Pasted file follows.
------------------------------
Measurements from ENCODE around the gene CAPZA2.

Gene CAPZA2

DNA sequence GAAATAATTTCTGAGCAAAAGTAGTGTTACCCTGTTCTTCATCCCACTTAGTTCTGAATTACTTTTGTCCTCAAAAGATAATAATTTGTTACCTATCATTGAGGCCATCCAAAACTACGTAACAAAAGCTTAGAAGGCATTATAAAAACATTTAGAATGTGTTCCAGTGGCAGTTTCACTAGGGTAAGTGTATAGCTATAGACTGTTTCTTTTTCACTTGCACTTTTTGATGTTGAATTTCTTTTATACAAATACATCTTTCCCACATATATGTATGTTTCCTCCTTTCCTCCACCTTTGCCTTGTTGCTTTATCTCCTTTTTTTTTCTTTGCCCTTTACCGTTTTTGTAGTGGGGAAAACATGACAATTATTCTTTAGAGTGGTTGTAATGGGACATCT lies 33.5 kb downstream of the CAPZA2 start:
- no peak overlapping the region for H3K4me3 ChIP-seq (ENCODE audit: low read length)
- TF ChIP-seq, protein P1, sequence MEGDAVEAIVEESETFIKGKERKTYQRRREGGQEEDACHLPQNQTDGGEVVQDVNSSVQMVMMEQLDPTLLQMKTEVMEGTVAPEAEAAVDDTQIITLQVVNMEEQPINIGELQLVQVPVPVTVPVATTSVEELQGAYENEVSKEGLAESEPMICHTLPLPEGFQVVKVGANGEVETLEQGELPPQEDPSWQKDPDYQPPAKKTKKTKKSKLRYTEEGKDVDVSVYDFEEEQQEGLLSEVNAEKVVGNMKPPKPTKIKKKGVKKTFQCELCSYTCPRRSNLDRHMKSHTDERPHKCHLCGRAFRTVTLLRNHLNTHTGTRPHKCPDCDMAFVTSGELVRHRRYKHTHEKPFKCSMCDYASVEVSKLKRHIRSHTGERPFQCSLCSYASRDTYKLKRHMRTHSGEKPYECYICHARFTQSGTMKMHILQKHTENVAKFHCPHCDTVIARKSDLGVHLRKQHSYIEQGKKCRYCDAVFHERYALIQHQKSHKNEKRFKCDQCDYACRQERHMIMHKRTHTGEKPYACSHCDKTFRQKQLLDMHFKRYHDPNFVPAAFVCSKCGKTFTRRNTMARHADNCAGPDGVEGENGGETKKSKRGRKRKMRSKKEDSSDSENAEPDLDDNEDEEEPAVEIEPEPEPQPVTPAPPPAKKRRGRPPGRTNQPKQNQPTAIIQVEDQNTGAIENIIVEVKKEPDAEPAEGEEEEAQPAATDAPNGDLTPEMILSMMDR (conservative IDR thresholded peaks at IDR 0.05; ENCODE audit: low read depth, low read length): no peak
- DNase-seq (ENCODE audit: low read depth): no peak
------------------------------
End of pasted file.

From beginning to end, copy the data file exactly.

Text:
Measurements from ENCODE around the gene CAPZA2.

Gene CAPZA2

DNA sequence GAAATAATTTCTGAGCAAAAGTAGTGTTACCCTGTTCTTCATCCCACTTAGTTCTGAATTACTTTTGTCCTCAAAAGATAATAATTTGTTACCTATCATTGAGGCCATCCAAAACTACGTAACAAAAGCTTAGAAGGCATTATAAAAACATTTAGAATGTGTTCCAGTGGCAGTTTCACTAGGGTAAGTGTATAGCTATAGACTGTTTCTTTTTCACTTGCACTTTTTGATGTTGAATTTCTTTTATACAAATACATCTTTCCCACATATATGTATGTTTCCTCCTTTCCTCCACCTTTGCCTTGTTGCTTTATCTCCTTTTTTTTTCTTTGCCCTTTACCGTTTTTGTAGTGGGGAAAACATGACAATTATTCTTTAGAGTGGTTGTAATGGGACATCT lies 33.5 kb downstream of the CAPZA2 start:
- no peak overlapping the region for H3K4me3 ChIP-seq (ENCODE audit: low read length)
- TF ChIP-seq, protein P1, sequence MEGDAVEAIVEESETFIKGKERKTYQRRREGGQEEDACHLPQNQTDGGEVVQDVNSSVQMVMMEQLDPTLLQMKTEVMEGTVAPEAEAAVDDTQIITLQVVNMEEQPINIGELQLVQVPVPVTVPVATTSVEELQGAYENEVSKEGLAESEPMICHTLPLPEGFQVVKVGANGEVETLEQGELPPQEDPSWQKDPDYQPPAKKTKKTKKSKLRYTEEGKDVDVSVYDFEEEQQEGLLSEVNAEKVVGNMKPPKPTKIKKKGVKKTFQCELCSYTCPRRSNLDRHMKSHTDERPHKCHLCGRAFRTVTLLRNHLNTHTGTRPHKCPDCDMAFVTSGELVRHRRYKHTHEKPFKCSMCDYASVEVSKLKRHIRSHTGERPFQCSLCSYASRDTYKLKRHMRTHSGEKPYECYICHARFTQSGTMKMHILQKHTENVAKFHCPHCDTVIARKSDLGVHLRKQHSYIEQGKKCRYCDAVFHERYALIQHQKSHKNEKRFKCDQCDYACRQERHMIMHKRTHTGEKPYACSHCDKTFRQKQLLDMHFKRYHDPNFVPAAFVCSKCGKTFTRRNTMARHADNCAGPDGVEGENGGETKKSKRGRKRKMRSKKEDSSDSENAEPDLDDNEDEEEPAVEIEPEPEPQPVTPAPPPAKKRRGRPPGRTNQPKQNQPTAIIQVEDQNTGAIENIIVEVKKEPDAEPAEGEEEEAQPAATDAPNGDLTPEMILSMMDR (conservative IDR thresholded peaks at IDR 0.05; ENCODE audit: low read depth, low read length): no peak
- DNase-seq (ENCODE audit: low read depth): no peak